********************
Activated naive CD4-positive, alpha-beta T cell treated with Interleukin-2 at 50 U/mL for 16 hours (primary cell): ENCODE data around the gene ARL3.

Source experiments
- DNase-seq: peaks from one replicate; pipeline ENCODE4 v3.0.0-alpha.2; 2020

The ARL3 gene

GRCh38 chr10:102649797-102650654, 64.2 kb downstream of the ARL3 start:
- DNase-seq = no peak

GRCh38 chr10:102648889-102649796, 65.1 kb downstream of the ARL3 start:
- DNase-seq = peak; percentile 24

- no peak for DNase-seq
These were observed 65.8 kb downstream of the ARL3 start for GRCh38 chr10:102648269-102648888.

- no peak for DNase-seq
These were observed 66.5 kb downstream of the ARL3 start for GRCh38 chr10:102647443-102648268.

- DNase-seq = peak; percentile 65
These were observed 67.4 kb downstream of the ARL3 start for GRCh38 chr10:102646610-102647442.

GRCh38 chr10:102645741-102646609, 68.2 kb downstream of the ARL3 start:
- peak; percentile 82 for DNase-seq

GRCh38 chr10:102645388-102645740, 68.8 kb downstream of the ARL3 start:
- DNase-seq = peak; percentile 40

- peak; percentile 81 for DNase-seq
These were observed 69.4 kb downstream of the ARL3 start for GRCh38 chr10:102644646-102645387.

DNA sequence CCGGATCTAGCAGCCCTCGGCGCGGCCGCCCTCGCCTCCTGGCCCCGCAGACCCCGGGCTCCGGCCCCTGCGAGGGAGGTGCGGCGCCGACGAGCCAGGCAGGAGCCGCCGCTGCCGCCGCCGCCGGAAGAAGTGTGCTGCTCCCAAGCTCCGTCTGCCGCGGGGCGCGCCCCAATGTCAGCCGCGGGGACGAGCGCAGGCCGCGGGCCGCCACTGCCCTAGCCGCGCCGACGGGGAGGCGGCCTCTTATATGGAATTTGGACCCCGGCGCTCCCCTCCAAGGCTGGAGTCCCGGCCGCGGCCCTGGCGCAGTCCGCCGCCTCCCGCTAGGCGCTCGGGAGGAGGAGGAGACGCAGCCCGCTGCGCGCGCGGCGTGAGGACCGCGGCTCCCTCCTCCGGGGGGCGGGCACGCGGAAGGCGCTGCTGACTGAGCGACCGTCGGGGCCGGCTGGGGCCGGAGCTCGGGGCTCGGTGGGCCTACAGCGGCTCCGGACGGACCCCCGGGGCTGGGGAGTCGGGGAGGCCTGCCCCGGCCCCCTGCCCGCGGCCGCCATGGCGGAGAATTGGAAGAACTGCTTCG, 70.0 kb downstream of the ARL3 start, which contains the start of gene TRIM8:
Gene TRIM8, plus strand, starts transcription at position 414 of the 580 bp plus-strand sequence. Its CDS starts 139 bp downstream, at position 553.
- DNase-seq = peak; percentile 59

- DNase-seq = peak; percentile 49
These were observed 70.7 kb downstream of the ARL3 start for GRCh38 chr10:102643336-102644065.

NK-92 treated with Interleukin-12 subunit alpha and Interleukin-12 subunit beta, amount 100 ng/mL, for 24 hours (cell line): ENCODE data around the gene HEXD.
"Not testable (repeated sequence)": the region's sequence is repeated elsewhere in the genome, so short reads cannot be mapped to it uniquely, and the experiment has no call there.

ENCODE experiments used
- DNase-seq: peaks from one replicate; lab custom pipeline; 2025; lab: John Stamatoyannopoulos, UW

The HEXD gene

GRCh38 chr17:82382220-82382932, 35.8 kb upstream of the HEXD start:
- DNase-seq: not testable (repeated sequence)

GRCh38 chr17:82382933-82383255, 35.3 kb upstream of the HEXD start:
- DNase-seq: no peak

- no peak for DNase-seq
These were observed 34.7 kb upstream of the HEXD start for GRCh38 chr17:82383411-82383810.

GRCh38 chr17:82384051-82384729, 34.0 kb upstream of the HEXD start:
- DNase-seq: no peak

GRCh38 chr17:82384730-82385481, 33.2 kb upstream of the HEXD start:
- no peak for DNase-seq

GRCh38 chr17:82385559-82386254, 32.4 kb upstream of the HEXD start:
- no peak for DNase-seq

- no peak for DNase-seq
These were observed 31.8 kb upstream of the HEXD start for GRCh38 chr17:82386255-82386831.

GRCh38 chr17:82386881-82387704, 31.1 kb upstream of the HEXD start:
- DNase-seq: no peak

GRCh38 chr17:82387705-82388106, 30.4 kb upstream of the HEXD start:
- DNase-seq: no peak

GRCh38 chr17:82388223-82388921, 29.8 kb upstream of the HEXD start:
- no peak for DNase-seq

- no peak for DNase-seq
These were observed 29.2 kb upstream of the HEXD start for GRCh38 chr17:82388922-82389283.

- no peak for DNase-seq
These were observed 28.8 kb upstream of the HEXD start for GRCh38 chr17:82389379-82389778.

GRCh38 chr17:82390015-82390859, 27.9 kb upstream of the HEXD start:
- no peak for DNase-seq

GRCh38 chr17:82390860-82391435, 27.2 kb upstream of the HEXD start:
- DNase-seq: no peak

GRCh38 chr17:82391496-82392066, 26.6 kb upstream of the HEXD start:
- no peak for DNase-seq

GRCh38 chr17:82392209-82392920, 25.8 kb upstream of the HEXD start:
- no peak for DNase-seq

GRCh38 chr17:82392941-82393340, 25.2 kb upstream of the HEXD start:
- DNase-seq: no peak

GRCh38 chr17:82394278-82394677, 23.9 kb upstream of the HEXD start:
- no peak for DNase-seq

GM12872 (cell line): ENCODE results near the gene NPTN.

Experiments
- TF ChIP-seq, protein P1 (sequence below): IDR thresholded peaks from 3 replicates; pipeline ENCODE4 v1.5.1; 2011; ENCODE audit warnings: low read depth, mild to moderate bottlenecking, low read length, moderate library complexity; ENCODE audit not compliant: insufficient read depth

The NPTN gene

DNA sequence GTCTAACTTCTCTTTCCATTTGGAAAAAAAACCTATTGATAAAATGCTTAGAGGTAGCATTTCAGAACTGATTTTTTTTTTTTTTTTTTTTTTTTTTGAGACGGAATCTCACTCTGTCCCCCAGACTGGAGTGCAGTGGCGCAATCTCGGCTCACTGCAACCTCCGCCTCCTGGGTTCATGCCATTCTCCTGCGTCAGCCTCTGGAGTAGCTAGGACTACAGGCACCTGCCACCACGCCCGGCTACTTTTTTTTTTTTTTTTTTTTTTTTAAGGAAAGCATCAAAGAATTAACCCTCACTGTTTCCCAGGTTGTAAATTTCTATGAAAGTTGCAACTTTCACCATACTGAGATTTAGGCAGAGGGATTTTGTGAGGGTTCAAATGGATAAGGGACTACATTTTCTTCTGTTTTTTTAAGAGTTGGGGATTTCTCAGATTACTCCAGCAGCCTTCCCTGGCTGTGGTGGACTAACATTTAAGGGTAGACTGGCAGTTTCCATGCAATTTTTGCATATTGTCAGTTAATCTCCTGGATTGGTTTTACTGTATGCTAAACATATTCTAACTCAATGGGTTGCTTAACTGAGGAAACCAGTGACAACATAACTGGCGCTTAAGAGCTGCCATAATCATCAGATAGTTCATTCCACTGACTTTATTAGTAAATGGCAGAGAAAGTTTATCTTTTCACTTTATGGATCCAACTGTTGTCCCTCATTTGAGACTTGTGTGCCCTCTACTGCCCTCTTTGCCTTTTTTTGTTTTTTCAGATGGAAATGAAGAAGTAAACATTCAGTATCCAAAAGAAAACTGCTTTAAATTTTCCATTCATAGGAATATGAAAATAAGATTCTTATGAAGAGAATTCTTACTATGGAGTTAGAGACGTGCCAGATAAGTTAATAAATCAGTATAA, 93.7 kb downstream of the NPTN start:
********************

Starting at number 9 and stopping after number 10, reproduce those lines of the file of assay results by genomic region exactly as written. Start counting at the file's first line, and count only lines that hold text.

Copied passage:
- no peak for DNase-seq
These were observed 65.8 kb downstream of the ARL3 start for GRCh38 chr10:102648269-102648888.